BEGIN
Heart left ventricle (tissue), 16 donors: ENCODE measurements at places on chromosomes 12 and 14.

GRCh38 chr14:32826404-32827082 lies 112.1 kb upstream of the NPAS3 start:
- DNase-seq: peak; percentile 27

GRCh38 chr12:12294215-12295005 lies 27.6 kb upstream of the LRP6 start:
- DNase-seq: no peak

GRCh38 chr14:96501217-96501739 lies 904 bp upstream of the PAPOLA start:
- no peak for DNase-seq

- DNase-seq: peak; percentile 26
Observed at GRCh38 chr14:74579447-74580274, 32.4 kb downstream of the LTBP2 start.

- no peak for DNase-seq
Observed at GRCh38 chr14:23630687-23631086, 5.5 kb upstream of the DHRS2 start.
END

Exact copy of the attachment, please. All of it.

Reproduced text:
Heart left ventricle (tissue), 16 donors: ENCODE measurements at places on chromosomes 12 and 14.

GRCh38 chr14:32826404-32827082 lies 112.1 kb upstream of the NPAS3 start:
- DNase-seq: peak; percentile 27

GRCh38 chr12:12294215-12295005 lies 27.6 kb upstream of the LRP6 start:
- DNase-seq: no peak

GRCh38 chr14:96501217-96501739 lies 904 bp upstream of the PAPOLA start:
- no peak for DNase-seq

- DNase-seq: peak; percentile 26
Observed at GRCh38 chr14:74579447-74580274, 32.4 kb downstream of the LTBP2 start.

- no peak for DNase-seq
Observed at GRCh38 chr14:23630687-23631086, 5.5 kb upstream of the DHRS2 start.